Tribute To Giorgio Gallesio

Visiting the exhibition ‘A Portrayal of Biodiversity’, open until July 4 at the Accademia dei Georgofili in Florence, I was able not only to admire some of the imposing paintings of Bartolomeo Bimbi portraying the riches of the botanic gardens of Cosimo III de Medici, but also some of Giorgio Gallesio’s exceptional illustrations, contained in one of only 170 original copies of his monumental work, Pomona Italiana.

Gallesio was a remarkable man. He was born in 1772 in Finale Ligure and died in 1839 in Florence. He was a farmer, magistrate, member of parliament, government official and diplomat. He is mainly remembered for his enlightened contributions to the scientific study of the plant world, particularly for being the initiator in Italy of the branch of botany known as pomology, the study of fruit, which was already quite widely known in Europe at that time.

The Pomona Italiana was an ambitious publishing achievement without precedent in Italy: for 25 years Giorgio Gallesio traveled up and down Italy to personally record, describe and classify the main varieties of fruit that existed. The result of his endeavors can be found in this compilation of 41 sets of notes and including more than 160 faithfully reproduced color plates of outstanding beauty.

Through its illustrations and writing, Pomona Italiana portrays the Italian fruit heritage at the beginning of the nineteenth century. This work has incalculable value as a documentary record for scientific study and also for people working to conserve and improve genetic resources in the fruit area. It is an important contribution to our biodiversity, relating the history of many varieties, which makes us realize what has been lost and how easily it can happen.

If we look at the situation today, the question of cataloguing fruit and vegetable varieties is extremely topical and urgent. We should recognize that many Italian institutions, particularly some Regional Authorities, have once again undertaken this work, showing laudable far-sightedness. However, there is no overall framework connecting the various projects and they are not always being conducted with the necessary scientific detail.

The pressure towards standardization and the terrible mistake of applying an industrial model to farming have caused irreparable harm to biodiversity. I am extremely concerned at the prospect of genetically modified varieties developed to have perfect properties, such as highest possible yields or being able to adapt to any environmental conditions. The great strength and value of biodiversity is indicated in the word itself: it is the diversity which allows nature to withstand changes to our planet, changes which occur with increasing speed due to human impact. It is diversity which ensures environmental catastrophes can be overcome, cataclysms and epidemics survived. And it is diversity which ensures a normal balance and proper harmony.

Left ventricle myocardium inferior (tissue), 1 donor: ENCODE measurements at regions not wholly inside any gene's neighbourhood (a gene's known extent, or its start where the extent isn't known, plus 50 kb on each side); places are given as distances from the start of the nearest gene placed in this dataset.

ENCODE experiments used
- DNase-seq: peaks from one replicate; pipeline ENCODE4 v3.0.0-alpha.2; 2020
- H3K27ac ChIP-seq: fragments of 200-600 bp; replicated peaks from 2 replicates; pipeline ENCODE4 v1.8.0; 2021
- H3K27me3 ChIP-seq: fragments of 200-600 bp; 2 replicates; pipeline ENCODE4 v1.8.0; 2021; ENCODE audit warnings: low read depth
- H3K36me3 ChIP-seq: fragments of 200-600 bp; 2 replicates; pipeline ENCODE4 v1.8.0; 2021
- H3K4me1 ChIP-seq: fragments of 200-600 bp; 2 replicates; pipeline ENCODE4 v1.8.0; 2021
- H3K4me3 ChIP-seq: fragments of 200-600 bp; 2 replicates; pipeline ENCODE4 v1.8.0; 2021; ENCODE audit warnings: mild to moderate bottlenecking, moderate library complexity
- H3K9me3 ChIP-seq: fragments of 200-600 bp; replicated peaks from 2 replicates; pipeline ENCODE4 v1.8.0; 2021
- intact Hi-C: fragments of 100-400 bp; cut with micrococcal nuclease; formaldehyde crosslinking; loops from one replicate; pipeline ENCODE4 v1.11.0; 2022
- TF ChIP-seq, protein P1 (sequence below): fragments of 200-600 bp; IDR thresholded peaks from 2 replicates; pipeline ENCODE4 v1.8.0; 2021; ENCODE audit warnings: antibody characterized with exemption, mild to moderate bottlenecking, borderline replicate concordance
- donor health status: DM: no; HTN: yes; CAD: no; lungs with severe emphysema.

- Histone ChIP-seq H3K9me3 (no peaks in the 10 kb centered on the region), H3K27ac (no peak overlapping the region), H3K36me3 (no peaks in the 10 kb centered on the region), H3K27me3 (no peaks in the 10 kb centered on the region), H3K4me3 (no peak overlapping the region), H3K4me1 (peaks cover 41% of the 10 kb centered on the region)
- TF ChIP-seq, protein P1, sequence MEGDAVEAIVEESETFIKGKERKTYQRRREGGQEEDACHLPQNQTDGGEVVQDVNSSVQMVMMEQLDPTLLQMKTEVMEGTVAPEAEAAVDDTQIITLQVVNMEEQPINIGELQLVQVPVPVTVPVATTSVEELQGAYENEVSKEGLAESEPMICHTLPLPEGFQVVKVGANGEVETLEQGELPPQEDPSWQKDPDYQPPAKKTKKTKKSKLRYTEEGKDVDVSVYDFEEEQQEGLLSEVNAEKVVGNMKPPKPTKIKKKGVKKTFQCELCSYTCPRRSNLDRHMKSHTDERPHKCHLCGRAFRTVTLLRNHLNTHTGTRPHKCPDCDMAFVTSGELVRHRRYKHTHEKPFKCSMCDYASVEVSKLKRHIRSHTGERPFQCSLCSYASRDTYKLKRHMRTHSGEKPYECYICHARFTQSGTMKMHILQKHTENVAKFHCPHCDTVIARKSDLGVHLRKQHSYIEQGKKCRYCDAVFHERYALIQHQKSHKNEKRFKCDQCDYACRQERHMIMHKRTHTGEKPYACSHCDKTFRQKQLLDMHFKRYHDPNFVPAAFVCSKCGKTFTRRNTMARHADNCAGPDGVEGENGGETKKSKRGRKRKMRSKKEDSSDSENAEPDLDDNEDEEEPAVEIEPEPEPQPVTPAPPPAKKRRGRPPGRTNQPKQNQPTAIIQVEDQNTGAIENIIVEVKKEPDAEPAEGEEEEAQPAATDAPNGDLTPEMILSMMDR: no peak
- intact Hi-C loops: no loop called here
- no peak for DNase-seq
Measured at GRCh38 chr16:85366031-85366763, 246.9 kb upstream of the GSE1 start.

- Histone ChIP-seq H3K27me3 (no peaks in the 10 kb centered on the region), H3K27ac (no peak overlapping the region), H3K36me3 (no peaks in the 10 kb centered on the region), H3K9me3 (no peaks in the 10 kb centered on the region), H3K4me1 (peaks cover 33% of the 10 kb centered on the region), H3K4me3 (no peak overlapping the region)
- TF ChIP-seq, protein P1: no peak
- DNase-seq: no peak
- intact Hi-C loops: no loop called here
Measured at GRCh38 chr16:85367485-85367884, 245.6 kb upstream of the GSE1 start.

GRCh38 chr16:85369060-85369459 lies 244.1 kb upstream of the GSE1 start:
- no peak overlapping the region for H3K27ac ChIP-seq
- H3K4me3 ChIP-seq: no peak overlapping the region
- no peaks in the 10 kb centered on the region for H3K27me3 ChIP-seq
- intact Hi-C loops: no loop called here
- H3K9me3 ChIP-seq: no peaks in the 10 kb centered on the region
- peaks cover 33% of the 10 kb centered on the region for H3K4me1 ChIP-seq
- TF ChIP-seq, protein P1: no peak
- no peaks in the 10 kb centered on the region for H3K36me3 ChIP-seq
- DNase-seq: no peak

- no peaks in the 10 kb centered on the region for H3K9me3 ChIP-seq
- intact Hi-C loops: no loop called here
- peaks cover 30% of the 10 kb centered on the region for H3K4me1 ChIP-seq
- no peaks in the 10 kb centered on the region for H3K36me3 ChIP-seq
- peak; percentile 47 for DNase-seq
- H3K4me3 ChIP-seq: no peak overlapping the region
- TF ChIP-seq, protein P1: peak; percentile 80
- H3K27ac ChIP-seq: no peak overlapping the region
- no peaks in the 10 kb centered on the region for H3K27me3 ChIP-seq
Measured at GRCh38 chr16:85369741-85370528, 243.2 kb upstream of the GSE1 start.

Imagine if there were just a single variety of genetically modified potato grown throughout the world. So good, productive and convenient to grow that it replaced all other varieties. If a new disease arose that destroyed all the potatoes without there being time to find a solution, where could we turn, who could we consult?

Perhaps this example is a little extreme and has a touch of science fiction about it, but it does give an indication of how important it is to have seed banks and genetic material to maintain and conserve biodiversity. And one can also appreciate one of the main risks that genetically modified organisms can bring.

So we should applaud and support the modern Gallesios, hoping that there will be an increasing number of them and that research, which definitely needs supporting, prefers to direct its already meager resources towards them rather than the quest for the ‘perfect variety’.

First printed in La Stampa on June 8 2003

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